The director of radiology at a community hospital discusses the challenges involved in incorporating information from separate RIS and PACS into a single electronic medical record.
It is the new old question in today's healthcare: What exactly is the EMR?
One recent Tuesday afternoon, I got a phone call from the electronic medical records (EMR) team meeting in our hospital. I was on speakerphone and was asked, “Are your techs documenting everything about the radiology procedure in the RIS [radiology information system], or are you keeping records separately?”
After taking the time to investigate, I replied that we were documenting everything in our medical record. “We only have one medical record. Images are not medical records,” I said. The EMR team then asked why the hospital always gets two subpoenas from lawyers. I replied with a question: “One is for medical records and one for radiology films?”
The radiology process begins with an image and ends with a report. The report is sent to the referring physician, and the final signed hard copies are submitted to the medical records department. After the radiologist's review and interpretation, the images are filed away. We in radiology have tunnel vision that begins with the machine and ends with the radiologist.
NEW ISSUES EMERGING
EMR implementation brings new and interesting issues to this equation. For example, our hospital uses a RIS supplied by Meditech, Westwood, Mass., and a picture archiving and communication system (PACS) from San Diego-based DR Systems Inc. Both systems allow the process of passing notes typed by healthcare providers.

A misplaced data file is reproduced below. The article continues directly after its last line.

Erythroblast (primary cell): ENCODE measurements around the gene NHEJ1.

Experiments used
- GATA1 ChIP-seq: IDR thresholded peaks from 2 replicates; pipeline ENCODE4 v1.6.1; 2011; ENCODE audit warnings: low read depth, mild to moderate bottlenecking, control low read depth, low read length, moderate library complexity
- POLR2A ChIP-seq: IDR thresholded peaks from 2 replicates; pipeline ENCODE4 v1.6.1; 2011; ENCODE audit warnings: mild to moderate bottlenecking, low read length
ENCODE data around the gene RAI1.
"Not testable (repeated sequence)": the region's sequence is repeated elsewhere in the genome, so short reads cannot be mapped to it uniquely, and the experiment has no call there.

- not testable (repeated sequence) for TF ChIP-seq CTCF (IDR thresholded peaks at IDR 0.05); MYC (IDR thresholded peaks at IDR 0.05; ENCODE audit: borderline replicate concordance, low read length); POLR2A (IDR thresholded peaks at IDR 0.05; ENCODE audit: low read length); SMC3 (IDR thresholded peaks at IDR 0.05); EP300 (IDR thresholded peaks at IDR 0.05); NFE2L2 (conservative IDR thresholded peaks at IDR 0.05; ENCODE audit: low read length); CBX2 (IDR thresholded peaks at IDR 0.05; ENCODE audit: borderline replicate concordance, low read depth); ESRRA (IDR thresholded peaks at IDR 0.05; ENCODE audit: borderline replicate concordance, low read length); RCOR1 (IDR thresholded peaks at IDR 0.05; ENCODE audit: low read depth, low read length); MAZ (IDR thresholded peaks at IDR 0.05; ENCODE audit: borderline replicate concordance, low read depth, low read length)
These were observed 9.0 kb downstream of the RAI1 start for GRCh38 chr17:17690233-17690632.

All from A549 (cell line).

With regard to RIS, all the nurse, physical therapy, lab, and other notes are documented into Meditech for the foreseeable future. Many hard-copy charts are electronically scanned at this point and are archived into the Meditech “EMR.” For the radiology department, images are attached to the patients' demographics through the radiology PACS and are interpreted by the radiologist who is in charge of the patient's care. Information such as dosage of contrast bolus administered, allergic reactions, patient motion, extravasation, and other information is passed through notes to the radiologist. Paper documents are scanned into the PACS for the radiologists to use, without anyone else's needs in mind.
Therein lays the largest part of the problem. This may be a non-issue for a new facility that has the means to purchase RIS and PACS at the same time. But for rural health facilities, many of which have had RIS since the 1990s, PACS has not been an achievable goal financially until just recently. In most of these cases, there is a mismatch in PACS/RIS compatibility.
To enable communication between mismatched EMR and PACS, vendors must either have the ability to have their system invoke each other or go through the HL7 interface. What is interesting to consider is the question of whether any or all information, including images and radiology tech notes, can be retrieved easily, as described by the meaningful use guidelines for EMR. Although the EMR can be printed out through the RIS, information in PACS may or may not be present. So which one is the medical record? RIS or PACS, or both? The trend is toward just one, with the primary RIS evolving into being the main EMR.
As with most cases, in our facility the RIS and PACS servers are separate. How can these be viewed as one medical record when the information must be retrieved separately? Meditech RIS can and will invoke DR Systems' PACS for daily use, but the printing of the record electronically or otherwise occurs in two steps from two different servers; two different departments perform the act.